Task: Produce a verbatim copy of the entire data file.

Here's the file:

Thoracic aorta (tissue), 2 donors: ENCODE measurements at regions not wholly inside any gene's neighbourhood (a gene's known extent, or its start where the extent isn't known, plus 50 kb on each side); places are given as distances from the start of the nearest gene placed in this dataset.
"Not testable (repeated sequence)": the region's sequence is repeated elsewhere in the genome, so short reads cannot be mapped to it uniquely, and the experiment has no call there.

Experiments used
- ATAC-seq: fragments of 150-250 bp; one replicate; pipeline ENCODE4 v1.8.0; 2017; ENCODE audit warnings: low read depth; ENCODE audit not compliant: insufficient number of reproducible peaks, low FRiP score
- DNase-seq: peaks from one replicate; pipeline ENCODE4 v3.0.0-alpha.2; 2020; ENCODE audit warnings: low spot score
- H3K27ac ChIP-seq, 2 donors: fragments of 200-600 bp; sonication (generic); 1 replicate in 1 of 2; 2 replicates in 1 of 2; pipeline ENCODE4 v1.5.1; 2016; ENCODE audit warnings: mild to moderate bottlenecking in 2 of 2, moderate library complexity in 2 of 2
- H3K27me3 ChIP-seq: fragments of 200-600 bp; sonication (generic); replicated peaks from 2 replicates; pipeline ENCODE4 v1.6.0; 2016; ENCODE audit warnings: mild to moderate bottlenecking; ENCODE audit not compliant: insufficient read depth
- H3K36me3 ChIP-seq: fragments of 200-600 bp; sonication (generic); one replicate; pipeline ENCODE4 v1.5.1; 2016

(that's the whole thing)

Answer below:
Thoracic aorta (tissue), 2 donors: ENCODE measurements at regions not wholly inside any gene's neighbourhood (a gene's known extent, or its start where the extent isn't known, plus 50 kb on each side); places are given as distances from the start of the nearest gene placed in this dataset.
"Not testable (repeated sequence)": the region's sequence is repeated elsewhere in the genome, so short reads cannot be mapped to it uniquely, and the experiment has no call there.

Experiments used
- ATAC-seq: fragments of 150-250 bp; one replicate; pipeline ENCODE4 v1.8.0; 2017; ENCODE audit warnings: low read depth; ENCODE audit not compliant: insufficient number of reproducible peaks, low FRiP score
- DNase-seq: peaks from one replicate; pipeline ENCODE4 v3.0.0-alpha.2; 2020; ENCODE audit warnings: low spot score
- H3K27ac ChIP-seq, 2 donors: fragments of 200-600 bp; sonication (generic); 1 replicate in 1 of 2; 2 replicates in 1 of 2; pipeline ENCODE4 v1.5.1; 2016; ENCODE audit warnings: mild to moderate bottlenecking in 2 of 2, moderate library complexity in 2 of 2
- H3K27me3 ChIP-seq: fragments of 200-600 bp; sonication (generic); replicated peaks from 2 replicates; pipeline ENCODE4 v1.6.0; 2016; ENCODE audit warnings: mild to moderate bottlenecking; ENCODE audit not compliant: insufficient read depth
- H3K36me3 ChIP-seq: fragments of 200-600 bp; sonication (generic); one replicate; pipeline ENCODE4 v1.5.1; 2016